A study by the University of Calgary's Kinesiology department has used a high-tech computer program to discover how elite goaltenders focus on the puck and what separates them from those who are less successful.
"When a goaltender successfully made a save they started their final fixation right on the area of stick contact (on the puck) slightly earlier than when they were scored on," said study co-author Derek Panchuk.
"What we have seen from the study is goaltenders have to pick up early information. They only have 140 milliseconds on these close shots to make a save."
In essence, a good goaltender pretty much sees the puck from the moment the shot is made and can almost instantaneously decide what the reaction is. So when you hear a TV announcer or coach say someone sees the puck very well, that's what they're talking about.
Panchuk and his colleague Joan Vickers have called the very early final fixation or tracking of the puck 'the quiet eye'. During the study the netminder was fitted with a set of clear goggles with a tiny infrared camera that follows eye movement. The data allows the researchers to see frame-by-frame where the goalies eyes are focusing.
It may be possible to train a goaltender to improve his or her quiet eye co-ordination.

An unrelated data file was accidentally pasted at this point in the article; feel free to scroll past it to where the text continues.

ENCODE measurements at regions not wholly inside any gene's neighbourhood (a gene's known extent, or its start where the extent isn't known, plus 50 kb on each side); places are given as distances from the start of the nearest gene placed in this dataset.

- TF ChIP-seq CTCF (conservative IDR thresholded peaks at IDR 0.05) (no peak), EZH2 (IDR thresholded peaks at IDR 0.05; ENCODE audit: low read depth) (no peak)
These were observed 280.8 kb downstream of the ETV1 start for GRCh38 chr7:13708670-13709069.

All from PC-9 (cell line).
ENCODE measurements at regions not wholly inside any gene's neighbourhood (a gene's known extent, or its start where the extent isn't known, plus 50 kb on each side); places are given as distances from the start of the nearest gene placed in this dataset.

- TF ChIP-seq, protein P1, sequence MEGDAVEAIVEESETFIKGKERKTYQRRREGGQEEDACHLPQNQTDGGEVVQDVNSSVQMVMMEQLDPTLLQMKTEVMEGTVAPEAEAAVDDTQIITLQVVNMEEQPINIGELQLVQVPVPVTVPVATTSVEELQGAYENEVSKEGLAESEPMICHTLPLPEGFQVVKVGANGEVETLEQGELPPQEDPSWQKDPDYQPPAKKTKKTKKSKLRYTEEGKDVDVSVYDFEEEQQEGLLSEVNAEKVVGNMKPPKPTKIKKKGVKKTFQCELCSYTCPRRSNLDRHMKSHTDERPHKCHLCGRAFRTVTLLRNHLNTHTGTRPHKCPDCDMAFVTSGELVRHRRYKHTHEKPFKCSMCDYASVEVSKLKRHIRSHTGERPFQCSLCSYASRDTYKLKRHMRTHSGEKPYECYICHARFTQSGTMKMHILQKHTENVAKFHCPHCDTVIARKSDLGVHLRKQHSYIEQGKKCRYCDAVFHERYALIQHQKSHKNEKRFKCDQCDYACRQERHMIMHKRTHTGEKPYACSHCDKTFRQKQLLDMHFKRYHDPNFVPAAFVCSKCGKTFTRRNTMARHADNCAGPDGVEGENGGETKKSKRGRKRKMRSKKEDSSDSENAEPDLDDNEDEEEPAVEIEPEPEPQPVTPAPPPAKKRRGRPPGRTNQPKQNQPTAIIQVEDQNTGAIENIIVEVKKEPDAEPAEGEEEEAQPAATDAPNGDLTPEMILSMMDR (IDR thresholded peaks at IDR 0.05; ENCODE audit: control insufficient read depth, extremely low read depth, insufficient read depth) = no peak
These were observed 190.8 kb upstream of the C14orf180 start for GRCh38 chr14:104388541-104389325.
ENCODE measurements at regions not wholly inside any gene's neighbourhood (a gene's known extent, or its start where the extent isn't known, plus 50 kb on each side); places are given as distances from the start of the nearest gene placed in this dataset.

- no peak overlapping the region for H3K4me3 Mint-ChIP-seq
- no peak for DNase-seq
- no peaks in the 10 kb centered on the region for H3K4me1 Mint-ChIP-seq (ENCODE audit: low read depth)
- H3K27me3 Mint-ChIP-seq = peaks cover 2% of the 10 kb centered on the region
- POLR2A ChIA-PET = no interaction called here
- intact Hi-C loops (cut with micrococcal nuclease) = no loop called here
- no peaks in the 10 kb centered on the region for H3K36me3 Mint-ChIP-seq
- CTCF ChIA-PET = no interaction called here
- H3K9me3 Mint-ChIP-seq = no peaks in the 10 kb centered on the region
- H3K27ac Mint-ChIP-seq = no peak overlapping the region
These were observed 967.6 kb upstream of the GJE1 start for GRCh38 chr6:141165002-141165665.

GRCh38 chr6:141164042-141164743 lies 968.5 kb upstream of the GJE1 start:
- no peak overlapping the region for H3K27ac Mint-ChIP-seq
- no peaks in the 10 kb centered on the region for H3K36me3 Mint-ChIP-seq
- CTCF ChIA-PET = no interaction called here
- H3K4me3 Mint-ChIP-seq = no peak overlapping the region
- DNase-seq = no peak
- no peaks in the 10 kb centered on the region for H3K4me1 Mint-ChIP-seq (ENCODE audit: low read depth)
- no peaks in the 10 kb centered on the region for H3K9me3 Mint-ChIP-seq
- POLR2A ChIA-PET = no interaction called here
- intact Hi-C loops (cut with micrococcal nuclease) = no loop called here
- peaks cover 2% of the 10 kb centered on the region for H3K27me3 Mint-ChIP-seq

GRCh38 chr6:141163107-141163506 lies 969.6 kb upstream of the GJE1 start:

"If they're aware of what they're doing in these final moments before the puck is coming in they can train that - they can improve that," said Panchuk.
The study used information from basketball and cricket said Vickers and could be applied to any sport where eye and hand co-ordination is critical.
"When a goaltender's having a really good game they're going to read that shooter coming in and move their gaze really fast," she said. "When they have a good night they're going to have a long duration quiet eye exactly where we found it in this study."
Netminder Amanda Tapp, who plays for Calgary's Oval Extreme, has taken part in the study. She said the technology could prove valuable but didn't provide any real surprises.
"It just confirms what I believe I've been doing all along and it's certainly providing information about what I'm doing right and potentially what I'm doing wrong as well," she said.
For Panchuk, the study has him looking at the game a lot differently after watching how goaltenders handle tough shots.
"I have a new appreciation for goaltenders. I just thought they were weird before," he chuckled.
"Who'd want to stand in front of a puck but at the end of the day they're doing stuff which is in effect superhuman."